Everyone is concerned about beauty and wants a perfect physique and look. Men and women these days are equally concerned about their body parts, beauty, and a perfect killer look.
A Growing Inferiority Complex: Muscle Dysmorphia
The madness around appearance and looks have left many to feel inferior. The situation has gone to the limits that it can lead to mental health issues.
What is Muscle Dysmorphia?
Body dysmorphic disorder or BDD is one such mental disorder when people are extremely concerned about the perfection of their body parts. They think about some or other flaw in their body, which might not even be present in the first place. This is observed both in men and women.
Muscle dysmorphia (MD) is a subclass of body dysmorphic disorder in which a person is concerned about body size and muscles. Even with a fine weight and healthy muscle density, a person feels he lacks in muscles. The physique is small.
MD generally affects men. Men who are involved in muscular activities, bodybuilding etc., are at higher risk of getting muscle dysmorphia. Even female bodybuilders can experience this mental disorder.
In MD, people are not concerned about how thin they can get, but on the contrary, they want to grow more, more muscular. The muscle dysmorphia is therefore sometimes referred to as bigorexia or reverse anorexia informally. People suffering from MD have a conception that they lack muscles or are small in size.
While it is clear and accepted by all that MD is nothing but a subclass of BDD, debates are still on whether to consider MD as an eating disorder, behaviour addiction or if it is obsessive-compulsive disorder.
Causes of Muscle Dysmorphia
You think and become what you are involved in. As the disorder is mainly reported among men involved in sports, muscle building etc., and is also starting to increase in female bodybuilders, one can ascertain that the problem lies in work itself.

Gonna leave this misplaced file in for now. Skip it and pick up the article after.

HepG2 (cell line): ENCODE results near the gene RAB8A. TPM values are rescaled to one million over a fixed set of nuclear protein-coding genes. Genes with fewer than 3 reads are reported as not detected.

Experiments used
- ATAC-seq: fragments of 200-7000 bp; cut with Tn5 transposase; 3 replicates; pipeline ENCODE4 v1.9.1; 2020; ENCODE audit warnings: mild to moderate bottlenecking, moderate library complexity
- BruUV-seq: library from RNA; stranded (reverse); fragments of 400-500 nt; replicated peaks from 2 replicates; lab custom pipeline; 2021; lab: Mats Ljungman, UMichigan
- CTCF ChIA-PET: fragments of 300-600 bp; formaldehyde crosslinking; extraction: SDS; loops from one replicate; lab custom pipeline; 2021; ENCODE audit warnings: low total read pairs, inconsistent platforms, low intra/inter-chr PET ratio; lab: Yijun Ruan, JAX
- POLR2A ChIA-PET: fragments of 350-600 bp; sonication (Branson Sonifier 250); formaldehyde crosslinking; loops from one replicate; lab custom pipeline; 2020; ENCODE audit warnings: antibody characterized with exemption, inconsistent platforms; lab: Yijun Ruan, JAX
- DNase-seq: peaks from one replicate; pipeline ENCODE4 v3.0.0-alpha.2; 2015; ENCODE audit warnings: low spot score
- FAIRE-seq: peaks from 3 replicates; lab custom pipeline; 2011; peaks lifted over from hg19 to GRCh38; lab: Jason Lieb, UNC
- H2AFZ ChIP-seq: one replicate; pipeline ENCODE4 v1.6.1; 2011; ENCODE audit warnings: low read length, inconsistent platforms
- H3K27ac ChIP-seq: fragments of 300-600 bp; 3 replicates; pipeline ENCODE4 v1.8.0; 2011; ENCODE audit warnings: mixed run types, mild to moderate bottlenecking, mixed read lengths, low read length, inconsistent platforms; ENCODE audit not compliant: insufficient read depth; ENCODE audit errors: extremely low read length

- Perfectionism: In a world running after and craving for achieving perfection in everything, the idea of perfectionism can prove dangerous. When involved in muscle building, people try to achieve some ideal, perfect physique. This obsession for perfectionism can ultimately lead to MD.
- Low self-esteem: Making opinions about yourself, about your body, based upon some hypothetical and so-called ideal concepts may lead one to think low of himself. A notion that your body is not perfect, not ideal, might cause MD.
- Social anxiety: We want to fit in. We want to be praised and loved by society. We want approval and acceptance from society about almost everything. This makes us anxious. Social anxiety can developmental disorders as muscle dysmorphia.
- Industrial propaganda: Commercials coming on TV, on magazines, the internet, and every other place are scripted in a way that people fall for their products. Have you noticed how the commercials sound like-“Do you want to build muscles like him…, want fast and easy results…, Is your body perfect…,” and so on. People might fall for such things to attain something perfect and unrealistic. The result, not an ideal muscular body but muscle dysmorphia.
How to recognize MD
The diagnosis does not require any medical intervention. A person’s behaviour and actions may reveal it all.
The idea that the person is not big enough is exercising heavily and doing more weight lifting than what is required to achieve perfection, showing eating disorders, etc., shows the symptoms of muscle dysmorphia.
Muscle dysmorphia also makes a person depressed if he/she misses his scheduled exercise plan. The person does not tend to socialize if it affects the exercise routine. Relationships are not a priority over their exercise regime.
Md can be as extreme as one might be depressed all the time and can have suicidal thoughts as well.
How to Deal with Muscle Dysmorphia?
Early intervention can help the situation to get worse. If one seems to develop MD or is clinically assessed to have MD, then a physician should be contacted.
Trainers, coaches, athletes and sportsmen should be educated about body dysmorphic disorder and muscle disorder to prevent the onset or recognize the early signs of MD.
Acceptance of the disorder, counseling, and therapies can benefit a person suffering from MD. Some antidepressant medications can be prescribed.